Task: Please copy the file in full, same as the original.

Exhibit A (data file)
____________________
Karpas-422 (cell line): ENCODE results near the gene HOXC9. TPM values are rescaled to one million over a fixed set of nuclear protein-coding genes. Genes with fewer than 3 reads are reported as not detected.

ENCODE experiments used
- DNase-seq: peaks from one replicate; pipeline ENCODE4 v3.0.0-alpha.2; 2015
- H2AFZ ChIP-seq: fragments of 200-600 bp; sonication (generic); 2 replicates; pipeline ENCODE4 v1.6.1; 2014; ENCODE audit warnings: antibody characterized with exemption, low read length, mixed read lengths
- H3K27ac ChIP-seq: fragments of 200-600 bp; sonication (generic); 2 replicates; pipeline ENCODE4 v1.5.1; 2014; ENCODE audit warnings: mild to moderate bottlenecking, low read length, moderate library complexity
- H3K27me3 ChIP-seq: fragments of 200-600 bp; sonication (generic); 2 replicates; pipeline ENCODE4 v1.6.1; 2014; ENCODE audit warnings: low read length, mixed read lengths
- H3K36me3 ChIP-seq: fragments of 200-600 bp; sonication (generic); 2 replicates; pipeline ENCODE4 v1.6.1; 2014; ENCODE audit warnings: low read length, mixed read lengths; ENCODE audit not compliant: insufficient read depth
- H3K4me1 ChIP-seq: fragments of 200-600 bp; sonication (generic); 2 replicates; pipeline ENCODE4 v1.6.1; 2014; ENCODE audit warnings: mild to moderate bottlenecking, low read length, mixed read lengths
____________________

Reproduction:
Karpas-422 (cell line): ENCODE results near the gene HOXC9. TPM values are rescaled to one million over a fixed set of nuclear protein-coding genes. Genes with fewer than 3 reads are reported as not detected.

ENCODE experiments used
- DNase-seq: peaks from one replicate; pipeline ENCODE4 v3.0.0-alpha.2; 2015
- H2AFZ ChIP-seq: fragments of 200-600 bp; sonication (generic); 2 replicates; pipeline ENCODE4 v1.6.1; 2014; ENCODE audit warnings: antibody characterized with exemption, low read length, mixed read lengths
- H3K27ac ChIP-seq: fragments of 200-600 bp; sonication (generic); 2 replicates; pipeline ENCODE4 v1.5.1; 2014; ENCODE audit warnings: mild to moderate bottlenecking, low read length, moderate library complexity
- H3K27me3 ChIP-seq: fragments of 200-600 bp; sonication (generic); 2 replicates; pipeline ENCODE4 v1.6.1; 2014; ENCODE audit warnings: low read length, mixed read lengths
- H3K36me3 ChIP-seq: fragments of 200-600 bp; sonication (generic); 2 replicates; pipeline ENCODE4 v1.6.1; 2014; ENCODE audit warnings: low read length, mixed read lengths; ENCODE audit not compliant: insufficient read depth
- H3K4me1 ChIP-seq: fragments of 200-600 bp; sonication (generic); 2 replicates; pipeline ENCODE4 v1.6.1; 2014; ENCODE audit warnings: mild to moderate bottlenecking, low read length, mixed read lengths